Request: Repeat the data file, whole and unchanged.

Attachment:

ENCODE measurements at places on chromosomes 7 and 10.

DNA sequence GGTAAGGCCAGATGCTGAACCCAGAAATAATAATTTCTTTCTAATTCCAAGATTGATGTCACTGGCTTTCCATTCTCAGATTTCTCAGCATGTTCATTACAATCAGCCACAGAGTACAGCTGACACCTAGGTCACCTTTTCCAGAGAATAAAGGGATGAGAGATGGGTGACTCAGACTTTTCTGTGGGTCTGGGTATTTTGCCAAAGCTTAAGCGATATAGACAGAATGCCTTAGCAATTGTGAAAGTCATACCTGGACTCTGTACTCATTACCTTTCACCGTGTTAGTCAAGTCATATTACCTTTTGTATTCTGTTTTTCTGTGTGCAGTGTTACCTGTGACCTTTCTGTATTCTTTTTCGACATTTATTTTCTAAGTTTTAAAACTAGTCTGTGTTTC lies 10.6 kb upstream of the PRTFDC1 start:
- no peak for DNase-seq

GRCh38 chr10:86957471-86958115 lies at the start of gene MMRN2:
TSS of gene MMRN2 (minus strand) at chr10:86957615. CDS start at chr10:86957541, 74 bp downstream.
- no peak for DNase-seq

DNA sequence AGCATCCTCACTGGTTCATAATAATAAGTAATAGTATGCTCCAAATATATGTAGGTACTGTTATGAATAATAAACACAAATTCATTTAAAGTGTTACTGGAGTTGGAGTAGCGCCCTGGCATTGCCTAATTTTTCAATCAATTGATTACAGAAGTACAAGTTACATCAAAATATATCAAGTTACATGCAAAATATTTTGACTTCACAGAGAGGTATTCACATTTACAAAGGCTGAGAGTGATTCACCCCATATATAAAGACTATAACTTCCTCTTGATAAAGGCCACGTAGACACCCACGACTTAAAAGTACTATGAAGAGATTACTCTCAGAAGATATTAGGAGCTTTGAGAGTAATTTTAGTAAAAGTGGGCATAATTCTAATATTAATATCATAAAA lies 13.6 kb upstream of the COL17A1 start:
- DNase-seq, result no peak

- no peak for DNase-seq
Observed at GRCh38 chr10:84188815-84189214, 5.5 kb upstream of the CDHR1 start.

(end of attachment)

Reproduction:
ENCODE measurements at places on chromosomes 7 and 10.

DNA sequence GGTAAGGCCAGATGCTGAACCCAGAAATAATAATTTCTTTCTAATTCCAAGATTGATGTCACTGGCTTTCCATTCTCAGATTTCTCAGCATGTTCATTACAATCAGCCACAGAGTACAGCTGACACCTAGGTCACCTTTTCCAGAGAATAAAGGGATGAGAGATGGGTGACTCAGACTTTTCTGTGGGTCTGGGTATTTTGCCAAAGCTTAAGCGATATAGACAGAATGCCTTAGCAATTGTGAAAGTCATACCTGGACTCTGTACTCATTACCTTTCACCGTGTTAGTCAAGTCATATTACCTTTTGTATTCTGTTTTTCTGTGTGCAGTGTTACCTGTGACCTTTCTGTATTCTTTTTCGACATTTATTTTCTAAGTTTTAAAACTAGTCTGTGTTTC lies 10.6 kb upstream of the PRTFDC1 start:
- no peak for DNase-seq

GRCh38 chr10:86957471-86958115 lies at the start of gene MMRN2:
TSS of gene MMRN2 (minus strand) at chr10:86957615. CDS start at chr10:86957541, 74 bp downstream.
- no peak for DNase-seq

DNA sequence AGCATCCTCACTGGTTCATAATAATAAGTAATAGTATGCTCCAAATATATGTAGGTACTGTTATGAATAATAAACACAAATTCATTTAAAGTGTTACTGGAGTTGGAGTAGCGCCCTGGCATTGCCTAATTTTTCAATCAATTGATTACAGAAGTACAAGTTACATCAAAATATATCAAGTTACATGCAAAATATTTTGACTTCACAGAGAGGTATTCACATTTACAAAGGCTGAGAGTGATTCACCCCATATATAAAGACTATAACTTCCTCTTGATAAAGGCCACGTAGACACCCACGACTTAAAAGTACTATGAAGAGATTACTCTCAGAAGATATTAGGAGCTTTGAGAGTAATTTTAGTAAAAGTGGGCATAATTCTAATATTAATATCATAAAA lies 13.6 kb upstream of the COL17A1 start:
- DNase-seq, result no peak

- no peak for DNase-seq
Observed at GRCh38 chr10:84188815-84189214, 5.5 kb upstream of the CDHR1 start.